This article will focus mainly on the Surface 2 tablet; Microsoft supplied a $449.99 64GB Surface 2, without keyboard; for my full review of the Nokia Lumia Icon, click here.
“I wouldn’t use a Windows phone even if Microsoft paid me.”
When I posted on Facebook last week announcing that Microsoft had sent me a few Windows 8.1 devices (Surface 2 tablet and Nokia Lumia phone) to test, that was the snarky reaction I received from one of my fellow journalists.
Still, I told other people about the devices I had. The reactions ranged from inquisitive (“Always wondered if those were any good,”) to insulting (“Why would you ever bother looking at those?”) to the genuinely shocked (“Microsoft makes phones and tablets?”). I had asked for the devices originally because I was curious to see if Microsoft had anything impressive enough to rival Apple and Google.
The answer, much as it might shock you read, is yes.
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Microsoft banked on the ‘Surface’ line of tablets, but they’ve never really taken off. The market percentage still lies in the single digits, though Surface products did see a bit of a boost last year. While it’s never really been a serious threat to Apple or Google, perhaps it deserves to be.
New Microsoft tablets come loaded Windows 8.1. Now I’ve used 8.1 on a laptop, and it’s an odd experience if you’re using it on a non-touch interface; using a mouse with a swipe-centric screen and live tiles just doesn’t mesh. But put it on a tablet, and it all starts to make sense.
But let’s get to the meat -- what’s it like to live with Windows devices?
It’s ... quite good, actually. Far better than I expected. And, while the oft-heard criticisms are not unfounded, they do need to be contextualized.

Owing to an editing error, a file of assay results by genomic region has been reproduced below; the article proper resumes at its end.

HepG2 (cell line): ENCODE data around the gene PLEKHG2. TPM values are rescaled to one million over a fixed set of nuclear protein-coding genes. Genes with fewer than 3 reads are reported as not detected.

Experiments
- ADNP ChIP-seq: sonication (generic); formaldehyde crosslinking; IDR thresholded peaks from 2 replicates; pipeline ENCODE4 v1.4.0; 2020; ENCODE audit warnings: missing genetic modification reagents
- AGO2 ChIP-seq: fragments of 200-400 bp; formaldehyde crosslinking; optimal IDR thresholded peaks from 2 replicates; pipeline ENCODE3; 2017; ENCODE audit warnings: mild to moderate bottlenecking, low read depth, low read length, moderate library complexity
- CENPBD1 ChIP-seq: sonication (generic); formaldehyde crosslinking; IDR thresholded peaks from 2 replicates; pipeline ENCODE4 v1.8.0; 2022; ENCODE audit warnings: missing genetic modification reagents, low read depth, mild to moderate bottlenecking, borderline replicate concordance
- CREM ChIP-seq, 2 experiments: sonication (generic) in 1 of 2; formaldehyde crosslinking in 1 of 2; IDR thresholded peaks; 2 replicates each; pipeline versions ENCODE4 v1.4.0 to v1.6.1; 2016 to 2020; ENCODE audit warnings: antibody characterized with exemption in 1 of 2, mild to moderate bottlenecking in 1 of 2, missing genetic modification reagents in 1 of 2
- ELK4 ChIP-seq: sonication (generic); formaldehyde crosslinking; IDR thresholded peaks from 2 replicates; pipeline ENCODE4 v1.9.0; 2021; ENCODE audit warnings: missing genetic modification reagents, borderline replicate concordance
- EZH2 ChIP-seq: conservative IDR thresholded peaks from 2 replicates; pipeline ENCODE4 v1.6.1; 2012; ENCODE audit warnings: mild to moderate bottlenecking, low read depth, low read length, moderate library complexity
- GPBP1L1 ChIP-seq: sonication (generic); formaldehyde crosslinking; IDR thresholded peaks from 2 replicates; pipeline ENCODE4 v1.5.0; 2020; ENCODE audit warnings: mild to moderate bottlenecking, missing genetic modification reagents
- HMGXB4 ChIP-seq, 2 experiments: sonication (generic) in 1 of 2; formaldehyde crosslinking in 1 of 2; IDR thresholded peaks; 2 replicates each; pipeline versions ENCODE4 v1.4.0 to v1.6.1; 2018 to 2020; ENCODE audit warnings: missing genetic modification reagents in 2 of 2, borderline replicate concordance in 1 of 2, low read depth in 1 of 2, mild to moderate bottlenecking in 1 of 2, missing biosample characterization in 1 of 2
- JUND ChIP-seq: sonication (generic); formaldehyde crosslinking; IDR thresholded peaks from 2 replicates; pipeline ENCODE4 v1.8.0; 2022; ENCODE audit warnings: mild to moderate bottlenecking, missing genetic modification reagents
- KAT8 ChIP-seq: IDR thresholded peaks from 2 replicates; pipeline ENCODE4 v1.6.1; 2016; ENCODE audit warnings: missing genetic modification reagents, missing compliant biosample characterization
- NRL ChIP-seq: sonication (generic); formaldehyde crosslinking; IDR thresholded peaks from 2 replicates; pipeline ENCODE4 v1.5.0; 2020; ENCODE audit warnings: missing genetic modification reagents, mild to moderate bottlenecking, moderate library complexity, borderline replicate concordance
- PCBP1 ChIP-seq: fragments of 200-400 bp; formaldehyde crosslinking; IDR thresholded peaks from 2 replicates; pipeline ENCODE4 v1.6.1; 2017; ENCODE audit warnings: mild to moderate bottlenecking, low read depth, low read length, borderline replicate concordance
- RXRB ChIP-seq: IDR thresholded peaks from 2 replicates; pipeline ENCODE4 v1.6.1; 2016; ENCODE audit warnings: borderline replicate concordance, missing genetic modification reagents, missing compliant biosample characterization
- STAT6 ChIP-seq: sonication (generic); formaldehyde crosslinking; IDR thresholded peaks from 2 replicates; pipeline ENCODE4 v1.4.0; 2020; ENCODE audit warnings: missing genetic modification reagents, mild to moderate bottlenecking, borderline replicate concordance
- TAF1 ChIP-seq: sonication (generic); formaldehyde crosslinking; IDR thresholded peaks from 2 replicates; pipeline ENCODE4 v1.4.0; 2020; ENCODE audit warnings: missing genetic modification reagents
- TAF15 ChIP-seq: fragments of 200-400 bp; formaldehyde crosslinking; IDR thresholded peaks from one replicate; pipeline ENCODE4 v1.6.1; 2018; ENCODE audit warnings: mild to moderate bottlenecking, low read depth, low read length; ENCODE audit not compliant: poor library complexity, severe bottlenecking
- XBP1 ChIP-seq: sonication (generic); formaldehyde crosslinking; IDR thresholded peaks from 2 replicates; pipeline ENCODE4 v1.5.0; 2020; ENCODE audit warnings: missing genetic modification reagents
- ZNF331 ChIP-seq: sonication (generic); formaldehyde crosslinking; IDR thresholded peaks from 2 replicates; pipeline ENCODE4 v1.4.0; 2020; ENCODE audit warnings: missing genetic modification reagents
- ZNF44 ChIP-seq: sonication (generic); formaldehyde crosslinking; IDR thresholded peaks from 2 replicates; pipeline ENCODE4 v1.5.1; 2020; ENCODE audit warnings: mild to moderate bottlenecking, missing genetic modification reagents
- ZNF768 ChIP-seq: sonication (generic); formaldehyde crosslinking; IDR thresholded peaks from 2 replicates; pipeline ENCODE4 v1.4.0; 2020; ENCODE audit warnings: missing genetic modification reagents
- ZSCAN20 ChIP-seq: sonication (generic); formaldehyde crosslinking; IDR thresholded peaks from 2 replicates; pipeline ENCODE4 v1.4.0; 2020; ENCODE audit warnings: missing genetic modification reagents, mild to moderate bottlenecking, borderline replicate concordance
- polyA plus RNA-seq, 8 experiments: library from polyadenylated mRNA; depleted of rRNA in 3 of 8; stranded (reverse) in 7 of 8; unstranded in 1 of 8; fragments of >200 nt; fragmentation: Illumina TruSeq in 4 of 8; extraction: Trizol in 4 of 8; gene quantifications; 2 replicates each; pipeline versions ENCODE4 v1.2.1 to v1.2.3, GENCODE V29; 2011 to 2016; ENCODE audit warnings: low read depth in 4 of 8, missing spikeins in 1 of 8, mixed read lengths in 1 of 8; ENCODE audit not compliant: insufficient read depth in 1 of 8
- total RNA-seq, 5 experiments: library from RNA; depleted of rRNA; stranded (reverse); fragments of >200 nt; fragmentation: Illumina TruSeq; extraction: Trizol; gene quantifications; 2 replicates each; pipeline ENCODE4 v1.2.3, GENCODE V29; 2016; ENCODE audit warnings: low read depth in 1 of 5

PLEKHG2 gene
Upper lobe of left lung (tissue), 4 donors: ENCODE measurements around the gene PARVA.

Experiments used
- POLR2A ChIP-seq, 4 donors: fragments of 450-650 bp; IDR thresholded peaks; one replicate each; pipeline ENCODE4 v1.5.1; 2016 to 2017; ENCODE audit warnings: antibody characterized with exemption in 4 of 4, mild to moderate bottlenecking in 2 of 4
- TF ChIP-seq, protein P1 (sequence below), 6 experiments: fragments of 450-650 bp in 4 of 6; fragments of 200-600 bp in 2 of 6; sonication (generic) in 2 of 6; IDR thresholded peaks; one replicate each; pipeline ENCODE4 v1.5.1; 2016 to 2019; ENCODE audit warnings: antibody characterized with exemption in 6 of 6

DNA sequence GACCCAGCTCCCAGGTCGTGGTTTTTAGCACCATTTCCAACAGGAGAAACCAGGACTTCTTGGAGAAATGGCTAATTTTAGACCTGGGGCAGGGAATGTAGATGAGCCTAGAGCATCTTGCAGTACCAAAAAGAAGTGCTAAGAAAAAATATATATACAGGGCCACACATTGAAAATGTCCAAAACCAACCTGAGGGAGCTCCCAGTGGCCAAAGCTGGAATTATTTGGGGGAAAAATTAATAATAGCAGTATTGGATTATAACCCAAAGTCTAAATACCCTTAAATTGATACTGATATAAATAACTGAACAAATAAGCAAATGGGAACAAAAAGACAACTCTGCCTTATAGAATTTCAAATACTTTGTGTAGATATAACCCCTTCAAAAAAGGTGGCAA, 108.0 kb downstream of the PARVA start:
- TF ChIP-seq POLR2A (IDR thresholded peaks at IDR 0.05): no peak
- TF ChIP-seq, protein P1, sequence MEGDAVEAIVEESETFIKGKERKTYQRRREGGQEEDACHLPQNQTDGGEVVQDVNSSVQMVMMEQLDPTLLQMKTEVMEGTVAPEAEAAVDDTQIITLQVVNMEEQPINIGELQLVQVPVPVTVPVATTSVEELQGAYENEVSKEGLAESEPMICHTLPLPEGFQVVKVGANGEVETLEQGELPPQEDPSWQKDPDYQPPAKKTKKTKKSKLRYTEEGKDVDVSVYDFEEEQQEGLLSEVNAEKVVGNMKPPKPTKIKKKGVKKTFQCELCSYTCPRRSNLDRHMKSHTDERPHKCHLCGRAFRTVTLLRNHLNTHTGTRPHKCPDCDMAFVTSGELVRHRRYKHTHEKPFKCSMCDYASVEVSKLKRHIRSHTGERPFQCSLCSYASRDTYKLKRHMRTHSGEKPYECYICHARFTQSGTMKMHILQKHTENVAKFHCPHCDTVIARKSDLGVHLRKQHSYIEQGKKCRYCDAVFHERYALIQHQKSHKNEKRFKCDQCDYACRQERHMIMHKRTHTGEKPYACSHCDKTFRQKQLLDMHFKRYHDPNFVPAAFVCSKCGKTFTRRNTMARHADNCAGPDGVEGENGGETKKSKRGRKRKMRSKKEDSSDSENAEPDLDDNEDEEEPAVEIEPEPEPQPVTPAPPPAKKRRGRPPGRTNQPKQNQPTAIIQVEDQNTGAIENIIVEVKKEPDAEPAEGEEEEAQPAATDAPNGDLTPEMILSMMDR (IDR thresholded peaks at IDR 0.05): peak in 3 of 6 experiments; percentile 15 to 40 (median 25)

#1: The Windows Store has no apps.
This is true, and yet it isn’t. Do you buy electronics based on the number of potential applications you can download? Should it matter to you? It depends on what you’re looking for. The numbers don’t lie - the App Store and Google Play far outclass the Windows Store when it comes to availability. It’s a classic Catch 22; developers don’t want to make apps for an OS that has the smallest userbase, but users won’t flock to Windows 8 devices because they don’t have as many apps as the competition (iOS has over a million apps, and so does Android).
This is more of a problem for Surface tablets than Windows phones, since the tablets run on Windows RT, a modified version of the Windows 8 platform - although the total number of apps for Windows 8.1 is more than 150,000, it’s estimated that the Surface can only download a third or so of that.
And let’s be honest -- how many apps do you really keep on your device? 150,000 isn’t a small number.
The numbers don’t tell the whole story, though. More than half of the apps across all three platforms are never updated. There’s a large volume, but sheer quantity never ensures quality.
Of course, that doesn’t cover every popular application. Instagram doesn’t exist on the Surface 2 (or most Android tablets, for that matter) though there is the InstaPic app which does a nice job of translating the phone experience to tablets. There’s no official YouTube app (Google does own YouTube, after all), but there’s an app called Hyper to circumvent that problem.
A lot of good apps come bundled on the Surface 2, actually -- I can’t believe I’m saying this, but I enjoyed most of the Bing suite. Bing Sports is particularly nice, with customization for favorite teams and sports leagues placed alongside the top stories. Bing News is also surprisingly good -- and much prettier than Google News.
I did miss Google Maps though. Until I realized that Nokia-developed Here Maps is a suitable alternative, and who really uses tablets for navigation anyway?
An area where the Surface 2 does excel is real gaming. Forget Angry Birds - titles like Halo:Spartan Assault and Asphalt 8 look and play fantastic in HD. Put it this way -- they’ve been able to rip me away from my Nintendo DS, when most mobile games barely get 10 minutes of my attention.